The truth is you have to have some grace and writers do show grace, often not publicly. They may secretly look back, especially when a reviews in the long distant, vantage past and go, ‘That critic maybe had a point’. But at the time, no, there is nothing but unmitigated praise that the author wants to hear. So I think, look, as far as young writers are concerned, there needs to be someone telling them it's okay to say, no, you do not need to have any preconceptions. If you feel that you have a preconception, that's being proved, if you feel that and the editor pushing you to do something you feel is a bit iffy, if you feel the publishers pushing you, and this goes for people at every stage of their career, at every level of the industry, you need to stand up to them.
ASTRID: Thank you for saying that. I have this fantasy, Declan, that one day I am not only going to open the Saturday review page, go to my favourite literary online journals and read really well executed reviews, but I'm going to read multiple well-executed reviews about the same book from different critics who all have their own interpretations about it. And, we do have a small literary industry in Australia relatively, and I do understand that there are constraints and no masthead, or no literary journal, or no independent reviewer can find the time to all review the same book so we can have this amazing discussion.
But, I have this fantasy that one day we're going to wake up and there's reviews about the same book by Helen Garner, and Ben Law, and Maxine Beneba Clarke and Christos Tsiolkas, and they all have one big fight, and it would just be amazing to watch those literary minds pick apart another work. And I don't know if I'm ever going to get that in my lifetime on a consistent basis, but I just had this fantasy that one day we could become like London or New York was back in the day when people cared about these things and put money behind them. And that was not a question, Declan, that was just me expressing a deeply held wish.
DECLAN: Well, I want to participate in your fantasy Astrid. I think it's a great fantasy to have, keep fantasising and keep living that fantasy in so far as you can, because I disagree that we have a small scene. Everyone says this, everyone says, ‘Its a small scene’. All scenes are small. Every scene is a fishbowl. Do you think people in Brooklyn feel they're seen as tremendously big when they open the review pages and see that name, that person, that book, no. It's a small scene everywhere in the world and there's no greener grass. If anyone says to me, ‘We have a small scene’. I'd say, ‘Compared to where? Tonga? Estonia? Where's this small scene?’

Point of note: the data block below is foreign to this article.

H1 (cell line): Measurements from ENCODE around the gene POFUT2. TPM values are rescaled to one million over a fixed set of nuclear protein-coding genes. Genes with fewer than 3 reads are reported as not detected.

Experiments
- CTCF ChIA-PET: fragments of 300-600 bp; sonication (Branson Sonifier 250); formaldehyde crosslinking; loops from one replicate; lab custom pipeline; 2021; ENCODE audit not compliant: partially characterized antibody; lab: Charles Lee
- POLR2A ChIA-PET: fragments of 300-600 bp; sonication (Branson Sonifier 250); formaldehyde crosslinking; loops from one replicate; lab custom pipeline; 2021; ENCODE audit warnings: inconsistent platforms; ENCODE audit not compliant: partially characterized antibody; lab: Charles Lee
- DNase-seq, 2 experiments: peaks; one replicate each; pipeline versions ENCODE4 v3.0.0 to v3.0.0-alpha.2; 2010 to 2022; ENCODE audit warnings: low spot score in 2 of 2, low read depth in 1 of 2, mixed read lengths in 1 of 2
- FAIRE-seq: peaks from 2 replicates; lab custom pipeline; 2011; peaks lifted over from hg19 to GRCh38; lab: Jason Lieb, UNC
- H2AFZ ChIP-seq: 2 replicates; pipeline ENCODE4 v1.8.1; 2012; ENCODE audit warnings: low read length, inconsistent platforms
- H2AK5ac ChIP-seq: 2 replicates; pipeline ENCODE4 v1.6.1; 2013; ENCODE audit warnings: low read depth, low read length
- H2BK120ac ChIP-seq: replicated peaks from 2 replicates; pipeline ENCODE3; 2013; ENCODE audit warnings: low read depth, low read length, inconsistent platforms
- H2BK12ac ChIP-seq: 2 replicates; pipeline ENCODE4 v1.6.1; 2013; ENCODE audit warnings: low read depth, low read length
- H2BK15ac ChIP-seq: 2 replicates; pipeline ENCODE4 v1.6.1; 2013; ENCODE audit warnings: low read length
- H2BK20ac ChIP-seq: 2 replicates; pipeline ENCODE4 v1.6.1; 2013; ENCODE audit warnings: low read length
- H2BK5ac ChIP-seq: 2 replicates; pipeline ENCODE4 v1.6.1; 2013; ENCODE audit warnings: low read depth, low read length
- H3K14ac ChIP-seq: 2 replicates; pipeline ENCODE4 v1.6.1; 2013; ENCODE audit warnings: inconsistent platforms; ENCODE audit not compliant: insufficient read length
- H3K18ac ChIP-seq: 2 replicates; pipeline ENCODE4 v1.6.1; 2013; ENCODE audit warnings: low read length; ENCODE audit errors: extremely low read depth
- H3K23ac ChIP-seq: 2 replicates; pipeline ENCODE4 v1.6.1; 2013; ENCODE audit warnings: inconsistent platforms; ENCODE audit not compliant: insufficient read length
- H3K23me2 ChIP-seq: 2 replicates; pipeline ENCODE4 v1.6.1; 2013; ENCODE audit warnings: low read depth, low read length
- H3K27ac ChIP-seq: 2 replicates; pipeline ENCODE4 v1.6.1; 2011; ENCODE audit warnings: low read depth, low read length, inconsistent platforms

It's a pretty big scene. If you think there's a bigger scene, there always will be, but it's up to us to make the scene as big as it can be, because the idea that it's a small scene is an illusion that we have that's this idea of zero sum, or an idea that the coffers are empty. The coffers are not empty, therefore there's a lot of money, it's just where the money goes. And the money heads in pretty unjust directions most of the time to single artists, to single publishers, to single books. You could take that money, and many writers have talked about this, and funnel it in other directions if you push. The problem is not enough people are pushing and you need to push. Everyone who is coming into this industry must push for the best writing, for the best books, for getting the best outcomes, because the money and the talent is there.
We're only not seeing it because things have been artificially straightened and made smaller by people just being massacred in droves, on their knees, and I think that is entirely just a failure of will. I would say that every scene is as big as it wants itself to be. There'll be people in New York or London, these metropoles who would complain that things are not the way they were, and that is the onus is on the people in the scene to widen it and to make that space. And people are doing that, you just need to come into the fold, join us and have a great time because it's a lot more fun than sort of phoning it in, or thinking, ‘God, what am I doing here every day?’